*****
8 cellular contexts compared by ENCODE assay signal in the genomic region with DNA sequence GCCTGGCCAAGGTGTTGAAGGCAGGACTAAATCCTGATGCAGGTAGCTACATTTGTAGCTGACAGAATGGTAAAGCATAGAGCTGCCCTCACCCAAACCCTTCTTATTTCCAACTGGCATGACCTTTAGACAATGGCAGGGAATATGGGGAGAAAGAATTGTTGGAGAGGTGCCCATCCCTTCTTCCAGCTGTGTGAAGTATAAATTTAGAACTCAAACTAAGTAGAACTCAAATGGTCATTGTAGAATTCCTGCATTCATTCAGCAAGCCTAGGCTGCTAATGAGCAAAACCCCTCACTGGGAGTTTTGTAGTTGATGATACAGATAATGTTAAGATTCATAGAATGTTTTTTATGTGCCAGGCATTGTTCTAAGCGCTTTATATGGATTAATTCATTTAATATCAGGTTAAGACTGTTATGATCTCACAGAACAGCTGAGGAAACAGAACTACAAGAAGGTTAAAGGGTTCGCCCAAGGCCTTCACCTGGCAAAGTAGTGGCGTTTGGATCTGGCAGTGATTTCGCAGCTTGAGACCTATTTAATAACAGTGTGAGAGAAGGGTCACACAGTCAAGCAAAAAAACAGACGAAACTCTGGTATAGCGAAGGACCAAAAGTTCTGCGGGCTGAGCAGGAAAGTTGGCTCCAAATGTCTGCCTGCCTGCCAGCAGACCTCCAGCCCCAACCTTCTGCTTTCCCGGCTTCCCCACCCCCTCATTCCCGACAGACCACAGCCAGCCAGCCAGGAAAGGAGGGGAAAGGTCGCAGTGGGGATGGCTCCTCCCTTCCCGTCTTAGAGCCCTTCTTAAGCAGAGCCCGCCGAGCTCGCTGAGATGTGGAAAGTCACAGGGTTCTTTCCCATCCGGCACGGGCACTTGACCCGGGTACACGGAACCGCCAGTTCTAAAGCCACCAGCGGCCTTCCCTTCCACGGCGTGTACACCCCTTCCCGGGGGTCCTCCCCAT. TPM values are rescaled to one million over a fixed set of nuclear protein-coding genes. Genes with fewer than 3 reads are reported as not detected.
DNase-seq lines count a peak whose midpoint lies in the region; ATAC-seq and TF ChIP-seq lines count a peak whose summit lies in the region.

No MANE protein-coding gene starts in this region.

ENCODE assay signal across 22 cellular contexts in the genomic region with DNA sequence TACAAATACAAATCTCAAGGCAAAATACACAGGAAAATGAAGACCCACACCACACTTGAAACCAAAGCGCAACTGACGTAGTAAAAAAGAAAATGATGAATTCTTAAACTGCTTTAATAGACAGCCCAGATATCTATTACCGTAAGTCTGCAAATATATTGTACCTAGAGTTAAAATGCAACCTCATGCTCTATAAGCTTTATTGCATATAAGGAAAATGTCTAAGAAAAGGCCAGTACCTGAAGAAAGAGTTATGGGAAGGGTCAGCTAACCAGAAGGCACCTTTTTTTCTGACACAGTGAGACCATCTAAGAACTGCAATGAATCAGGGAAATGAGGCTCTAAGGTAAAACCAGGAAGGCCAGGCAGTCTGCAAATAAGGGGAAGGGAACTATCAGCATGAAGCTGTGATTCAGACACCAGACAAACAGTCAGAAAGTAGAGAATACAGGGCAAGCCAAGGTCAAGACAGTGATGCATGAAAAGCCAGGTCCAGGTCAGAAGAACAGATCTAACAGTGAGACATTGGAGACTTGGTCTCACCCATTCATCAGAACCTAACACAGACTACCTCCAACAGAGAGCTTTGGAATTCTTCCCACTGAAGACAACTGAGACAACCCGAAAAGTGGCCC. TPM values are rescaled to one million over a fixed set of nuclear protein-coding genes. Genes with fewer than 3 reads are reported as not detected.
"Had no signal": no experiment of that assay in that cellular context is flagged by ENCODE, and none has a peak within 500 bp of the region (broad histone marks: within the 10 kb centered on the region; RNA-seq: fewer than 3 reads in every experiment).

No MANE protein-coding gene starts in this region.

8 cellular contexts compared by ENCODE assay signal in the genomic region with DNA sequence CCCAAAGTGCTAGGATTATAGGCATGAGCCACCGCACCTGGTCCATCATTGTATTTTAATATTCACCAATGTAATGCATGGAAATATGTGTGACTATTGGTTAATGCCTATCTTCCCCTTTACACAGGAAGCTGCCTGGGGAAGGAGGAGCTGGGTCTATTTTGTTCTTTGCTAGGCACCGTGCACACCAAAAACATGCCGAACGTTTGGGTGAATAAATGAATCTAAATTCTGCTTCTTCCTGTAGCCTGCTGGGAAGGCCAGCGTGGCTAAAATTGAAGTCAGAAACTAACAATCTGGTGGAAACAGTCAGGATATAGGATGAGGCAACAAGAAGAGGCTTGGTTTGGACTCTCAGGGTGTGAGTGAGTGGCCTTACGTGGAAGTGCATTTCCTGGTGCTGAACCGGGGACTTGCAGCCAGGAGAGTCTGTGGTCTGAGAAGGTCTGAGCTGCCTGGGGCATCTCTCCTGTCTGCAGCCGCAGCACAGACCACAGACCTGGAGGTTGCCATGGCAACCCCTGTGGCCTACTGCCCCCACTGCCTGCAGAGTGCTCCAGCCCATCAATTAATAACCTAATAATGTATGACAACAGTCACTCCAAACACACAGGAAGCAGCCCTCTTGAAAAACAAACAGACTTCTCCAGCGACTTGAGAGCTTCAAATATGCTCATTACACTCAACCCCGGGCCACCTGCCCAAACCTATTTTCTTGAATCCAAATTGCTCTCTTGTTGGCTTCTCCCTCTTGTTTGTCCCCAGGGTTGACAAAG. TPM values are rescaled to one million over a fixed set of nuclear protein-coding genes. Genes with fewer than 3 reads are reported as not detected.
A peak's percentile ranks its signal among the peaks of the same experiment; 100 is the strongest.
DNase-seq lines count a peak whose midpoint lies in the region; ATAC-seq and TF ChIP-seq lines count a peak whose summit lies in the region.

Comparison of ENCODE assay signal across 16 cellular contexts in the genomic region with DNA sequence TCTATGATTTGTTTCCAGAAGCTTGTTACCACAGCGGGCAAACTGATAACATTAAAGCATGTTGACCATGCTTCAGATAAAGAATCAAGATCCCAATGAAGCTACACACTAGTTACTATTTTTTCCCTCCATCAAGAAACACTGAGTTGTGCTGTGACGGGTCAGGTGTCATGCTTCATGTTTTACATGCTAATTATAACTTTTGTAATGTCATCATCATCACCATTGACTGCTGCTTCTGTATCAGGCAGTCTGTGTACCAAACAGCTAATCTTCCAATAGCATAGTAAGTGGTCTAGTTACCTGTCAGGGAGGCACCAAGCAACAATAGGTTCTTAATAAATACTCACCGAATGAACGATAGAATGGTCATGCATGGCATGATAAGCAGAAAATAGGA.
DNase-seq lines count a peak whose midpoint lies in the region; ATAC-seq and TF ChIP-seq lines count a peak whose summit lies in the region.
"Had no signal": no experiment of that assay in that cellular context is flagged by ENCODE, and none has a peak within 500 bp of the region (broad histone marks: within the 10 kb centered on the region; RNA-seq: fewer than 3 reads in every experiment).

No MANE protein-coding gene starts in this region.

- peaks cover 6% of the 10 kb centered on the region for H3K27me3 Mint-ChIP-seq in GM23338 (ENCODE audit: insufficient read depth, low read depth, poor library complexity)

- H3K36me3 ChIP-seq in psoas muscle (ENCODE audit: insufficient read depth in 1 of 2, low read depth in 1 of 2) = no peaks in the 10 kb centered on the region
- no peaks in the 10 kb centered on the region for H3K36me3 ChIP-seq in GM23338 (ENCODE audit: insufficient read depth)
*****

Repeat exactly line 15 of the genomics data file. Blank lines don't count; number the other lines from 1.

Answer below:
- H3K36me3 ChIP-seq in psoas muscle (ENCODE audit: insufficient read depth in 1 of 2, low read depth in 1 of 2) = no peaks in the 10 kb centered on the region